I’d like to know if ANY Type 1 diabetics have a 4.5 A1c! Early-stage Type 2’s who are low-glycators and work hard for meticulous control, maybe, but even there, I think it would be rare. A 4.5 is no piece of cake for ANYONE!

You only get out of a pump what you’re willing to put into it.

Depending on how complex your body’s insulin needs are, though, there really are some people who cannot get good control with shots. I have a basal rate which varies significantly throughout the day and there was just no way Lantus could provide proper coverage. I was never able to get an A1c below 7% on Lantus even when I was doing things like splitting my Lantus into two doses and waking up every morning at 3 AM to take a shot of Humalog to counteract the dawn phenomenon. I also find my insulin needs change considerably based on activity level, hormones, illness, my schedule, and so on. With Lantus there was also no way to keep up with those kinds of adjustments like I can with the pump.

With the pump I am able to stay below 7% but ONLY if I put in the consistent effort needed. If I slack off in the least, then forget it. I would disagree that the pump is easier, though. It’s more flexible, but it’s just as much work, and record-keeping with a pump is MUCH harder than with injections just because of the number of variables that can be adjusted. Plus, with a pump there are more variable to consider when trying to figure out highs which you don’t have while on shots.

One misconception lots of people have (even lots of pumpers) is that you can only use your stomach for infusion sets. In reality, you don’t have “more sites” with shots, because you can put an infusion set anywhere you can do a shot. Right now I have my infusion set in my left arm, and I could also use my legs, hips, butt, etc. if I wanted to.

I had equally good A1cs on MDI as I did on the pump, but for me it was the convenience (and laziness) factor – for example, I used to be embarrassed to shoot in public, and didn’t want to go to the restroom. And I didn’t want to go hunting for my pen at home when I wanted to eat. I just really like having my insulin WITH me all the time. And, having a CGM, I like being able to have an approximate idea where I am whenever I want to take a peek.

I don’t know what my standard deviation is, but I’m sure it’s much less on the pump than it was on MDI, because I used to go up into the 200’s regularly, and had lows, maybe once a week, and with the pump, I’m pretty consistently staying under 140, and almost never have lows, unless I misestimate carbs. And since I’m not eating much in the way of carbs, that’s not really a problem.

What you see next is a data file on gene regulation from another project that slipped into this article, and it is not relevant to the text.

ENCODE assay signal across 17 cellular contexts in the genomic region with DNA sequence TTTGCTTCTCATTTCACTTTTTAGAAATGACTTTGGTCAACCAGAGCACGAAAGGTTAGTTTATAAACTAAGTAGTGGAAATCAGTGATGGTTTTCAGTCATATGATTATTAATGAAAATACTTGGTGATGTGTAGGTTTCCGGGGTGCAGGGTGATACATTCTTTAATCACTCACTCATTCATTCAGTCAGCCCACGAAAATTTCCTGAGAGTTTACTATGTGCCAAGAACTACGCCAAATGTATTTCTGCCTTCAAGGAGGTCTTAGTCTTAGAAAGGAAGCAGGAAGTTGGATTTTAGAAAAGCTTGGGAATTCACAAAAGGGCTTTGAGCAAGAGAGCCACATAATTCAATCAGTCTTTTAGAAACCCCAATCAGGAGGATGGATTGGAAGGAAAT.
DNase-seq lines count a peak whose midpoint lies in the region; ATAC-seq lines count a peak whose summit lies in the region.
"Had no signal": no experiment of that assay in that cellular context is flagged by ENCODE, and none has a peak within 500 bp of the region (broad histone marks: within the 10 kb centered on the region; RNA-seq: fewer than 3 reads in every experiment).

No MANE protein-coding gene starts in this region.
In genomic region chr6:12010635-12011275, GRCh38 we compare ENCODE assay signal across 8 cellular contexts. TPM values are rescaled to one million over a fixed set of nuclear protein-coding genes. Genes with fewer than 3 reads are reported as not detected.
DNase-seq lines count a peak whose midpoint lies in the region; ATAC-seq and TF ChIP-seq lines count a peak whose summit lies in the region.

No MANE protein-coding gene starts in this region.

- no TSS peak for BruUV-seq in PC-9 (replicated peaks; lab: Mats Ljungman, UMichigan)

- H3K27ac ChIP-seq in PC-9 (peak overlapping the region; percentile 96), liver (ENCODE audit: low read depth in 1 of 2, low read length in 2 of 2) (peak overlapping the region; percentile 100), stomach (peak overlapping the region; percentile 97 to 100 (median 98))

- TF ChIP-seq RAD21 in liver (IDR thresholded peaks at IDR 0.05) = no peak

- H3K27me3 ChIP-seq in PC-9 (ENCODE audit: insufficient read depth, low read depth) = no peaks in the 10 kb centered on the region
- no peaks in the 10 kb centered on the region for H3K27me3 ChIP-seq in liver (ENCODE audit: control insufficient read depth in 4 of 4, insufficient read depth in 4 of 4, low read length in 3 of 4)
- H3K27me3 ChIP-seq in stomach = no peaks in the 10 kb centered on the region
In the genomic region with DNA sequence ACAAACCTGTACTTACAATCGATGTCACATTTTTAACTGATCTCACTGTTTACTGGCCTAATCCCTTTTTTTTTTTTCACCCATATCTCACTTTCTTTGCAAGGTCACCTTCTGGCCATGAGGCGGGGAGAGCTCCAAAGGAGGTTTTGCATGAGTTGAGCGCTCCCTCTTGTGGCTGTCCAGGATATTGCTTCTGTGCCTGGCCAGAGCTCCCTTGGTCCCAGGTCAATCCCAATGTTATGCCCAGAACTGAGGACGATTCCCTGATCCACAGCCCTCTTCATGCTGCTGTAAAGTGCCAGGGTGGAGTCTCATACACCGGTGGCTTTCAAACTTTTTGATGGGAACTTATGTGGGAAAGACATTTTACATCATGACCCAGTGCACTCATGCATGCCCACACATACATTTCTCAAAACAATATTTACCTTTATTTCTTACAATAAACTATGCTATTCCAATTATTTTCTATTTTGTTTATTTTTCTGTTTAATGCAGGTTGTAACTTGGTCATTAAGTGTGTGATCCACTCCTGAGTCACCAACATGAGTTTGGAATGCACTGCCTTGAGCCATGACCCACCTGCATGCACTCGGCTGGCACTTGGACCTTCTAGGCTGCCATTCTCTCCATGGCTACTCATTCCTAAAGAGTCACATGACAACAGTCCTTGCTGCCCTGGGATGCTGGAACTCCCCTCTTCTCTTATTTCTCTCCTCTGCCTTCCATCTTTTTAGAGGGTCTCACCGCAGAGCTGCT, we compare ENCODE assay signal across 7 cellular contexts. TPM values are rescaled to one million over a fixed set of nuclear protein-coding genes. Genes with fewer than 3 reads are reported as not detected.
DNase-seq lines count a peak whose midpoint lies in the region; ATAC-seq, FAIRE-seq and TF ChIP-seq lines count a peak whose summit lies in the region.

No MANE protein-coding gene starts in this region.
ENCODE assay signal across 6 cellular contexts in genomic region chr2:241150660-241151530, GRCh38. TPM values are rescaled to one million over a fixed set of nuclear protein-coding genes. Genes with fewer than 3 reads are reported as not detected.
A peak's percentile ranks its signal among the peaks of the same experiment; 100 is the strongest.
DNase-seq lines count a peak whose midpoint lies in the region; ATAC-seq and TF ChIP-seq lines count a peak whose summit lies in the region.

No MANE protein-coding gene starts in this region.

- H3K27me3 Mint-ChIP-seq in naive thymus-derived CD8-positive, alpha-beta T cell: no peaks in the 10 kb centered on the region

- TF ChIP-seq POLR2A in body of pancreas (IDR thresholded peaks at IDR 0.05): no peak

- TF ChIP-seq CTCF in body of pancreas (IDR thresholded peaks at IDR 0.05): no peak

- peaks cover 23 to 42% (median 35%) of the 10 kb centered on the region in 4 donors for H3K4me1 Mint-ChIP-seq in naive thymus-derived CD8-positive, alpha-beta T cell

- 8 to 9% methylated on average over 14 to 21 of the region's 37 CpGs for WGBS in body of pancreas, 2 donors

Now I have to convince my emotional self that I’m having such good numbers BECAUSE I’m being really good with my insulin, and not because the diabetes went away!

The nurse who did my pump training said I was the first person she’d ever heard say that I wanted to go on the pump for better control, rather than for more convenience.

I still have highs and lows regularly on the pump but the swing from high to low is not nearly as dramatic. The change in A1c has not bee huge (maybe 0.5% or so during times that I’m really putting in the effort), but the stability of my numbers is much better. This has also made me aware of tons of things that affect my blood sugars that I had no idea about on MDI because my numbers were too crazy, things like how huge of an impact activity level, monthly hormones, and even different daily schedules have.

I never realized, for example, that when I was substitute teaching I would go low when subbing in unfamiliar classes but not in familiar ones, and I’d go sky-high if the class happened to be stressful regardless of whether it was familiar or unfamiliar to me. So when I got the pump I was able to lower or raise my basal rates for the morning or afternoon or full day that I was subbing, which helped immensely! It also wasn’t until after getting the pump that I was able to pick out a specific pattern I follow each month as hormones change. Then all the little things like lowering basal rates overnight if I exercise in the evening, being able to start and finish exercise in range (more often, at least; haven’t quite figured this out yet), and so on.

Kelly, I think that you are right and that you are one of those people that can do better on MDI’s. I think that the A1c is telling you just that. You had far too many problems with the pump and the sets and sites. You have the Dex, and you don’t mind all of the shots that it takes to keep in good control. I feel the same way about Michael, I doubt that he will ever be a pumper, and that is ok with me. We just got through a rough time with Melissa, she seemed to be either high or low, never just right. Alarms at night, mostly lows and then lots of corrections. After a whole lot of tweaking basals and ratios, she is doing much better. But then this afternoon she went over 200, for no darned reason at all. Just when we were seeing lots of my favorite numbers, which is anything that starts with a 9, lol.